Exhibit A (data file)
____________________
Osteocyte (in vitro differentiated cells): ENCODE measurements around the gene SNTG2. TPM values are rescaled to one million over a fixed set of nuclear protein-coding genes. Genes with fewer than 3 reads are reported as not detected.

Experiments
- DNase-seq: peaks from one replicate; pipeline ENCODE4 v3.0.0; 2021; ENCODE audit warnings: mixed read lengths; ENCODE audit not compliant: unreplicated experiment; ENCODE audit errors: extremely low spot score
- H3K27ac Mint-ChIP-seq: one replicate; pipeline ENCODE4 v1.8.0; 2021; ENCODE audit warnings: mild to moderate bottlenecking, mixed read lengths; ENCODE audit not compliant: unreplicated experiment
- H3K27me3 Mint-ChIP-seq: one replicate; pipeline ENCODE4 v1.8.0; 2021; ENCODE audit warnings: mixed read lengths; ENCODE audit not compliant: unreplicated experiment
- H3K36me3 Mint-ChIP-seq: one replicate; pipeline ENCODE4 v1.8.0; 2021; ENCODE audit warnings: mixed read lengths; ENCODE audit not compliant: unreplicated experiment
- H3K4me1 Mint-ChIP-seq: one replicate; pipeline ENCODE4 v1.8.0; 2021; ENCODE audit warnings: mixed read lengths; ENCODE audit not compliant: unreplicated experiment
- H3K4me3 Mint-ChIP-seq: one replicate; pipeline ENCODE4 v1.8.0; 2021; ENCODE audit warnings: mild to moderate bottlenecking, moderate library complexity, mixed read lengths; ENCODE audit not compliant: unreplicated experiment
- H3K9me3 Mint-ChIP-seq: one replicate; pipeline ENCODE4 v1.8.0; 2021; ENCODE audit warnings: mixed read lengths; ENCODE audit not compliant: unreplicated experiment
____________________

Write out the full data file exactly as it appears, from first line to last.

Osteocyte (in vitro differentiated cells): ENCODE measurements around the gene SNTG2. TPM values are rescaled to one million over a fixed set of nuclear protein-coding genes. Genes with fewer than 3 reads are reported as not detected.

Experiments
- DNase-seq: peaks from one replicate; pipeline ENCODE4 v3.0.0; 2021; ENCODE audit warnings: mixed read lengths; ENCODE audit not compliant: unreplicated experiment; ENCODE audit errors: extremely low spot score
- H3K27ac Mint-ChIP-seq: one replicate; pipeline ENCODE4 v1.8.0; 2021; ENCODE audit warnings: mild to moderate bottlenecking, mixed read lengths; ENCODE audit not compliant: unreplicated experiment
- H3K27me3 Mint-ChIP-seq: one replicate; pipeline ENCODE4 v1.8.0; 2021; ENCODE audit warnings: mixed read lengths; ENCODE audit not compliant: unreplicated experiment
- H3K36me3 Mint-ChIP-seq: one replicate; pipeline ENCODE4 v1.8.0; 2021; ENCODE audit warnings: mixed read lengths; ENCODE audit not compliant: unreplicated experiment
- H3K4me1 Mint-ChIP-seq: one replicate; pipeline ENCODE4 v1.8.0; 2021; ENCODE audit warnings: mixed read lengths; ENCODE audit not compliant: unreplicated experiment
- H3K4me3 Mint-ChIP-seq: one replicate; pipeline ENCODE4 v1.8.0; 2021; ENCODE audit warnings: mild to moderate bottlenecking, moderate library complexity, mixed read lengths; ENCODE audit not compliant: unreplicated experiment
- H3K9me3 Mint-ChIP-seq: one replicate; pipeline ENCODE4 v1.8.0; 2021; ENCODE audit warnings: mixed read lengths; ENCODE audit not compliant: unreplicated experiment